Arrow Shaft Lengths
Before preparing any arrows we need to have the shaft at the correct length, as most arrows are cut from the front, so we need to cut them before adding points. When ordering your arrows archery retailers will cut them to your specification. Or you can purchase arrow shafts at stock lengths and cut them yourself with an arrow cutter.
Make sure you purchase the correct size points for your arrows and that they are the correct grain weight that you require, sometimes you don’t get a choice of grain weights for your arrow, but sometimes you do.
Points are traditionally glued into place with a hot melt glue. I don’t use special glue just a standard craft glue stick. You need to heat the point so that the glue melts when you apply it to the point and then (without burning yourself) insert the point into the arrow shaft and allow it to dry.
To heat the points I have used a soldering iron, but from now on I shall be using a heat gun that I bought myself that is made by Tack Life. I heated the gun to 150 degrees and heated the points first.
Nocks need to go on next as we need those in place in order to use the fletching jig next. There a lots of different nock choices, some specific to the size of your arrow shaft, so make sure you get the correct sizes, the same can be said for the arrow points as well. Nocks can be push in nocks, pin nocks or outer nocks. I regularly use Easton Nocks – G Nock Smalls. For handling most nocks I use a nock tool, this one in the video is made by Easton. They make 2 sizes, mine is for the smaller nock. It allows you to push and rotate the nock at the same time when inserting it. As I find it a lot easier to get the nocks in doing it this way.
Gluing on Vanes
Unless your putting on spin wings (which are applied with double sided tape), plastic and feather vanes need to be glued to the arrow shafts. Check out a range of arrow vanes on Amazon. Please don’t use super glue, but a proper arrow vane glue. I have used the Easton gel which I like, but lately I only use Dragon Spit glue. Fletching jigs are quite cheap to buy and most do the same job, but you may find one you prefer working with. Your archery club may have a jig that they can lend you.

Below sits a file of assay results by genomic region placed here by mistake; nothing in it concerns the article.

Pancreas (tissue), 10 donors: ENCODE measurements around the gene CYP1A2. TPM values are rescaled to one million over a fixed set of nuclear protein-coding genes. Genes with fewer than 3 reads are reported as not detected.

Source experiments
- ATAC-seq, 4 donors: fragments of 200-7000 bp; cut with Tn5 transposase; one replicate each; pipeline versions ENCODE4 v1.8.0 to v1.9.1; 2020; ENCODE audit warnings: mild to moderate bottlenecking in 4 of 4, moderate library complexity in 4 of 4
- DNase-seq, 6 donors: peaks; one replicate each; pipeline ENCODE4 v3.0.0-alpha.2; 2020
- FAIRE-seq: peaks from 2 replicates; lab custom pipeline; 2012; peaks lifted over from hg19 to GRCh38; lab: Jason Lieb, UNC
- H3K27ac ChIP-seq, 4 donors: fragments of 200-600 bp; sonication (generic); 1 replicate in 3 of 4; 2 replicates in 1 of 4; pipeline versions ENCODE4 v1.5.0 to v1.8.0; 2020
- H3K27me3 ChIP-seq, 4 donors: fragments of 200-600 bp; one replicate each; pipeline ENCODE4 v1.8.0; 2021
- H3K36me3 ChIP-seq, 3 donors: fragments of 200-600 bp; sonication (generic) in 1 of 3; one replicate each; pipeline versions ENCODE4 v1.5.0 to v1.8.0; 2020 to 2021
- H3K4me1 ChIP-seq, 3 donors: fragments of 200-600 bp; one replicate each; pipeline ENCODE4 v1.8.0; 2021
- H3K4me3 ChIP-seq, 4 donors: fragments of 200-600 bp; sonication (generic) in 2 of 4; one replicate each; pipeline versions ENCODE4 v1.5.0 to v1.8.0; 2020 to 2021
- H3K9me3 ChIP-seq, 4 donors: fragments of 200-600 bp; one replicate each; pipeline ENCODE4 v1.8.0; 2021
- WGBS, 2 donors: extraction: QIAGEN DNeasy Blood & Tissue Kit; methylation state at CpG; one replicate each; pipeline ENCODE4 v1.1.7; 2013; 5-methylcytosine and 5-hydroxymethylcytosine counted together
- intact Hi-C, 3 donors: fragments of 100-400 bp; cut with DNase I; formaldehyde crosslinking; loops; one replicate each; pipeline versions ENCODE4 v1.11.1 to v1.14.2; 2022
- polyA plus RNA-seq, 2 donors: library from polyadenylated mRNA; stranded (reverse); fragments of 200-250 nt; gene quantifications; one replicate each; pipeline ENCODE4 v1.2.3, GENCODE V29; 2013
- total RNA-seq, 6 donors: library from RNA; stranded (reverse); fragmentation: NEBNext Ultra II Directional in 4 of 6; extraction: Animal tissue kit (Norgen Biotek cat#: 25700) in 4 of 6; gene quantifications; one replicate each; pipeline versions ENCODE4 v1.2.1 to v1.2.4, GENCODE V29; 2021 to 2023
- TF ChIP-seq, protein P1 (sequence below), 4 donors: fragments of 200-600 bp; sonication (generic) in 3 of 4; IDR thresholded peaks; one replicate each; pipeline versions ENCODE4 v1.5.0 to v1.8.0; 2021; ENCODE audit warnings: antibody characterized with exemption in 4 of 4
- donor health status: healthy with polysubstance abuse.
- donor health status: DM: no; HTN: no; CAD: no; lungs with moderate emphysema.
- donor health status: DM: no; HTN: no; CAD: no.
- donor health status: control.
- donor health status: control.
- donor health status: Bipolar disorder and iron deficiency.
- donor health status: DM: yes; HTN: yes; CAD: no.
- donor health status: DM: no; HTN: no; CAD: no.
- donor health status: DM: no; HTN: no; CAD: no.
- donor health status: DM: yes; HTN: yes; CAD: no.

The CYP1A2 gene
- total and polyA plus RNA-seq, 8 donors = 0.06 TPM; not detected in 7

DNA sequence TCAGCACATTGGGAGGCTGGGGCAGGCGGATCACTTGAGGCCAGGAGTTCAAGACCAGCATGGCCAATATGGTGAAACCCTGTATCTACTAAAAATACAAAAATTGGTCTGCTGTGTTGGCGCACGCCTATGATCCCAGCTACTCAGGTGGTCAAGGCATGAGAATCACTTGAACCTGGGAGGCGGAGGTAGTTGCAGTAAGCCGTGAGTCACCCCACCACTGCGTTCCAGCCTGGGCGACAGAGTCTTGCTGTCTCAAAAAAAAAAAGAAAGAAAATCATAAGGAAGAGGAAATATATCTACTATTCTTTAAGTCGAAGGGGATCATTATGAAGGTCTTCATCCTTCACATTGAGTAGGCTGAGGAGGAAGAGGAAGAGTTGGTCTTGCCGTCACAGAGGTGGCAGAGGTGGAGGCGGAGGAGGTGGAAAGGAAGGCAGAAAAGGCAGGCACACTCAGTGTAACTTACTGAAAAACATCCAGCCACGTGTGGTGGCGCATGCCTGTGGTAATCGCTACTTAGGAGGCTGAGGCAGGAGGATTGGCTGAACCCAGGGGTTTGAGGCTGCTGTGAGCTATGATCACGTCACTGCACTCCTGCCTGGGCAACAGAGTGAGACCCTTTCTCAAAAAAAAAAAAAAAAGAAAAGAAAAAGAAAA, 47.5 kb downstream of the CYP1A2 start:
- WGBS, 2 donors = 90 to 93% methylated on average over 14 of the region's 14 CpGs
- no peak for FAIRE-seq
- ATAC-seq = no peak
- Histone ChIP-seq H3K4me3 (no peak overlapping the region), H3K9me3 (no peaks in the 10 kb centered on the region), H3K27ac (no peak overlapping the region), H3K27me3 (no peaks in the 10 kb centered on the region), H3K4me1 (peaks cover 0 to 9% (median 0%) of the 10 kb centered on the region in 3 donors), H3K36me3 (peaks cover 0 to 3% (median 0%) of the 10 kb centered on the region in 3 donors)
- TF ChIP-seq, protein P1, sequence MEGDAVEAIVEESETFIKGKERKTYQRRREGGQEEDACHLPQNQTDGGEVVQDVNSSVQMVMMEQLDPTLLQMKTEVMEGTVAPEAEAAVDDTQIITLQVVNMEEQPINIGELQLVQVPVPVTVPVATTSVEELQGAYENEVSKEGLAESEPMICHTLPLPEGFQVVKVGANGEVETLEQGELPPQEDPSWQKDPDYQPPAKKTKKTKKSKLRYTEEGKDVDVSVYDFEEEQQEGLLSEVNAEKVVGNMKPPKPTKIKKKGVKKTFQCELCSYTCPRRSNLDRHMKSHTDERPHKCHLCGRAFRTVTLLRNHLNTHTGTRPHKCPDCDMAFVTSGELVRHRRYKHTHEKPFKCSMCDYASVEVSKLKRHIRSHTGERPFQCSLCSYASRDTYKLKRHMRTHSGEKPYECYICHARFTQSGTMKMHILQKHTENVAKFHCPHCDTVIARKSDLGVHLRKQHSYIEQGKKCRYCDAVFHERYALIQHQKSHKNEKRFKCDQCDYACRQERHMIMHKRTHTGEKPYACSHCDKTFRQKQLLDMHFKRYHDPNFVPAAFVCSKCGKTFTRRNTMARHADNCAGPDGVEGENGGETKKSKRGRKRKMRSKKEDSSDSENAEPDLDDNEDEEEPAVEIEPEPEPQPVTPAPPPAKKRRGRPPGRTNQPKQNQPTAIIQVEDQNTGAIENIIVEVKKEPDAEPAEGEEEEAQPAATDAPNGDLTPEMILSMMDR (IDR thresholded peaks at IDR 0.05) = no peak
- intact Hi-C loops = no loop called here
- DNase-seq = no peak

We insert the arrow with the nock on into the fletching jig and make sure that the jig is set to rotate 3 times evenly. We then place our vane into the clamp and add our glue along the vane edge. We then place the clamp into the jig and slightly press down on the arrow shaft to get a good bond between the vane and the arrow shaft. Remember to wipe off any excess glue from both sides of the vane.
Allow to dry for a few minutes before removing the clamp and rotating the jig to then carry on and glue on the the next two vanes, until you are finished.
Don’t shoot the arrows straightaway but put it aside to dry for another hour or two before shooting.
Finally rotate your nocks to make sure they are in the correct location for your set up depending on whether you shoot compound or recurve.
Arrow Building Video
If you want to watch me actually building my arrows, instead of me talking about it, please watch my arrow building video on my YouTube channel.